To order bread available on this page, please send an email.




The Weekly Bake NO Weekly BakeSpecial BakeOrder DeadlineHoliday
Bread Type Ideal Meal Pairings
Cheese Breads

◌ Grilled vegetables and meats

◌ Soups and stews

◌ Heartier meals

◌ Hummus, dips or fruit and cheese plates


◌ Pastas with tomato sauce

◌ Braised or grilled meats

◌ Sautéed seasoned vegetables

◌ Panini

◌ Mediterranean cuisines


◌ Variety of meats, soups and salads

◌ Cheese and fruit courses

◌ Bruschetta with garden fresh tomatoes,extra virgin olive oil and basil leaves


◌ Flavorful meats: braised, roasted, smoked, or cured

◌ Smoked fish

◌ Reuben (or other sandwiches)


◌ Grilled and roasted meats

◌ Vegetables and fresh greens with flavorful dressings

◌ Tangy complement to hearty meals


◌ Toasted at breakfast

◌ Bread puddings

◌ French toast

Whole Grain

◌ Breakfast toast

◌ ...with egg dishes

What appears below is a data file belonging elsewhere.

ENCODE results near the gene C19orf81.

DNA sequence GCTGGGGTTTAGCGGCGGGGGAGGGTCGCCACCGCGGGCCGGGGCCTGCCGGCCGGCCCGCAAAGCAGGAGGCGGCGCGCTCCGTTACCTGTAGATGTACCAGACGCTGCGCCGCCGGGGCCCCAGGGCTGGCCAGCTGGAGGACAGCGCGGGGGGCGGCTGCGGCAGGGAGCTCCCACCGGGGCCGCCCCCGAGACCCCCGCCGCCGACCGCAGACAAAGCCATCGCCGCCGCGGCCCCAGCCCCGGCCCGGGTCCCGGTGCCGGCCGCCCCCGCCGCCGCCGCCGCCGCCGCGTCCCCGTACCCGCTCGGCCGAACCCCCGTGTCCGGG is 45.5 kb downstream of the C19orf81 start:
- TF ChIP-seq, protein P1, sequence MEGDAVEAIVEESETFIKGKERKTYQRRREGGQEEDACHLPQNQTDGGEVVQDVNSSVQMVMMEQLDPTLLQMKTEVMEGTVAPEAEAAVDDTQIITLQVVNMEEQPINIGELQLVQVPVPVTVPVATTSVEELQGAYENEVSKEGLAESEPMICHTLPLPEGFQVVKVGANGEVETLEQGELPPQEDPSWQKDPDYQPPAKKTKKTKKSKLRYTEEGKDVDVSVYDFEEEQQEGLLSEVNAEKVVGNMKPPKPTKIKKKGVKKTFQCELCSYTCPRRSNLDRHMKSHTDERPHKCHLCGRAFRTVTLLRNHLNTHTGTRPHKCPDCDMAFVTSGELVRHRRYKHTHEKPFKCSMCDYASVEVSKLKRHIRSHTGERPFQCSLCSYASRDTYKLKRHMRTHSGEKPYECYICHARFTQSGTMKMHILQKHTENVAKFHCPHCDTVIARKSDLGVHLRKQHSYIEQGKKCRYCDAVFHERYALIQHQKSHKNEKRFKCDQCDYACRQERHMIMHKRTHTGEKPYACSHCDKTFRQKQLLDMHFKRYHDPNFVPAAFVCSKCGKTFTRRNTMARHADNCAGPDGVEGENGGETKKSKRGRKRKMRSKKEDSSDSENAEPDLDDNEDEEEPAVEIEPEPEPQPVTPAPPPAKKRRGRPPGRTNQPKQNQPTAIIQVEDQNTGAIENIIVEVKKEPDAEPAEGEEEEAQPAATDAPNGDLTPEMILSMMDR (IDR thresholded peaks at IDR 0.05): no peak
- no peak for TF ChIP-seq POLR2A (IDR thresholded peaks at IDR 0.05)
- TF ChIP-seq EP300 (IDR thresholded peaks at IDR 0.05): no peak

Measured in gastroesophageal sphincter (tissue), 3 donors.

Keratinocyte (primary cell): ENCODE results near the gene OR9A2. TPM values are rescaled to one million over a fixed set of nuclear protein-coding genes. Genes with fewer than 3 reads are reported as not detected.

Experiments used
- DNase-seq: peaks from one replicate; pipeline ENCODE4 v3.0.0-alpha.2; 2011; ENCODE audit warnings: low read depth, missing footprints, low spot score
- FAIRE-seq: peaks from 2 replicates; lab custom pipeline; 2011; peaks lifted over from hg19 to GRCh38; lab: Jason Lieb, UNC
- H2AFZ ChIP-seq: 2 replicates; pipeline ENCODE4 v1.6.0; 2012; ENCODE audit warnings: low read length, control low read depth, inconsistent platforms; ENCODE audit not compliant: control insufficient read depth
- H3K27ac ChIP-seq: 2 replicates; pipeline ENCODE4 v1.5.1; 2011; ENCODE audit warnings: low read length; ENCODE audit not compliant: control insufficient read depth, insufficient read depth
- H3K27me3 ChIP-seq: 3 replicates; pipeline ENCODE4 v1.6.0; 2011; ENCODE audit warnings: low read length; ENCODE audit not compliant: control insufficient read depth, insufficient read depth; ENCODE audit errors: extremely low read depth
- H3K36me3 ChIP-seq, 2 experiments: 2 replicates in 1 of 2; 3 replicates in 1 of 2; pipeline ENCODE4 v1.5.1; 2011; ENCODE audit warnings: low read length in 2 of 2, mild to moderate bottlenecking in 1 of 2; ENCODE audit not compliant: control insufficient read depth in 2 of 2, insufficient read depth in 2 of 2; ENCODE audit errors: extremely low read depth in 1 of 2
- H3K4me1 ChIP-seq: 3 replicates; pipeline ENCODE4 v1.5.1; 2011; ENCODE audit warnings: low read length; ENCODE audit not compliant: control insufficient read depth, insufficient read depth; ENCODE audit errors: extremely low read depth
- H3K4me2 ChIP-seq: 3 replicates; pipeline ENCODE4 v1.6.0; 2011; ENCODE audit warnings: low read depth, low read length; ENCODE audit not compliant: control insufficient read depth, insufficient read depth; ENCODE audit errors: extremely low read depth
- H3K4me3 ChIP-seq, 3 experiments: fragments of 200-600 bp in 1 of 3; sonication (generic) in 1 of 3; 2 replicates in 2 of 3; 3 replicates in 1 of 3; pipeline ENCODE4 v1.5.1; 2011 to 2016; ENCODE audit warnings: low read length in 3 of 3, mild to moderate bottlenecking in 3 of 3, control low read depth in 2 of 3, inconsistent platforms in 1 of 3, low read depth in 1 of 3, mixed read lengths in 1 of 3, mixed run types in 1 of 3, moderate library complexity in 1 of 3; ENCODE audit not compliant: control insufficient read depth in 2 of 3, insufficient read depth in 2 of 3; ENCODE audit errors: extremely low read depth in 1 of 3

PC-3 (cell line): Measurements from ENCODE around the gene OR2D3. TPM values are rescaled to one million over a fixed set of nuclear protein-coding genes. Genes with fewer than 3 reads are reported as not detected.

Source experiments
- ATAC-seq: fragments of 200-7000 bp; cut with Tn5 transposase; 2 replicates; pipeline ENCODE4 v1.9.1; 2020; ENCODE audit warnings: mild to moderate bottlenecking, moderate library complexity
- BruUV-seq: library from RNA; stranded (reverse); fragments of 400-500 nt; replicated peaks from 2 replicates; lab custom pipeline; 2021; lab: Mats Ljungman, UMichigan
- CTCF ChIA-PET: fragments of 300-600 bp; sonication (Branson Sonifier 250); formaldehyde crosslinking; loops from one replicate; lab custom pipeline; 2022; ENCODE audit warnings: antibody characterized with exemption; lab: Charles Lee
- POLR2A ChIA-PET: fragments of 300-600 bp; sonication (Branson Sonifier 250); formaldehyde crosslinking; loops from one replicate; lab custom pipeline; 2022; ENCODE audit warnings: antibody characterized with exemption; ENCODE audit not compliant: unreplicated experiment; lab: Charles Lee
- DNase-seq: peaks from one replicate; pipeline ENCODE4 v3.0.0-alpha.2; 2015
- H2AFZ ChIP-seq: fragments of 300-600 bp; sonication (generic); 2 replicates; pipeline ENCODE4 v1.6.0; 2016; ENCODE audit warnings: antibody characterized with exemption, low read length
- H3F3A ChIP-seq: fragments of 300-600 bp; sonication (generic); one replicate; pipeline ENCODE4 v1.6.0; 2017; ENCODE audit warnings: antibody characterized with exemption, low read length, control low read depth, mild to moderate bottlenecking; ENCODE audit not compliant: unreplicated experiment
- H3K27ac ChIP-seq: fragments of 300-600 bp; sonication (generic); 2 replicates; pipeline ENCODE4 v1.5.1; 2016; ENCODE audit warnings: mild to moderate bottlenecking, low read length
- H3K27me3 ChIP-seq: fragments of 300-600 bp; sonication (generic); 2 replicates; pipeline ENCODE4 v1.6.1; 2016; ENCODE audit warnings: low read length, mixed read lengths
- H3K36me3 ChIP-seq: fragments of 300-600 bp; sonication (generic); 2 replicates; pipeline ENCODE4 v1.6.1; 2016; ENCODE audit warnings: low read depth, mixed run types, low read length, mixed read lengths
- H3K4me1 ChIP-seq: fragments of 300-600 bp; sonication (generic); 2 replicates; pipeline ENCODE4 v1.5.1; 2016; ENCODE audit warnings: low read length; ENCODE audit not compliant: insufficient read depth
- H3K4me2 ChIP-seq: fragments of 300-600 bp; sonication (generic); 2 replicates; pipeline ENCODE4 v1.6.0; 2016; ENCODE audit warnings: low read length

◌ Sandwiches

◌ A hearty addition to any meal


Evaluating Bread: Learn how to judge good artisan breads from Jeffrey Hamelman, author of Bread: A Baker’s Book of Techniques and Recipes (one of a limited number of Certified Master Bakers in the United States, and past captain and coach of Baking Team USA).

Daobread is a small-batch bakery. Sunday is bake day. Monday morning, pictures and descriptions of The Bake are posted here; and an email/tweet is sent to the customer list letting them know what is available. Ordered bread is delivered on Monday afternoon.

Monday, 10 April 2017

How do I best store my loaf of natural leavened bread? Store my loaf?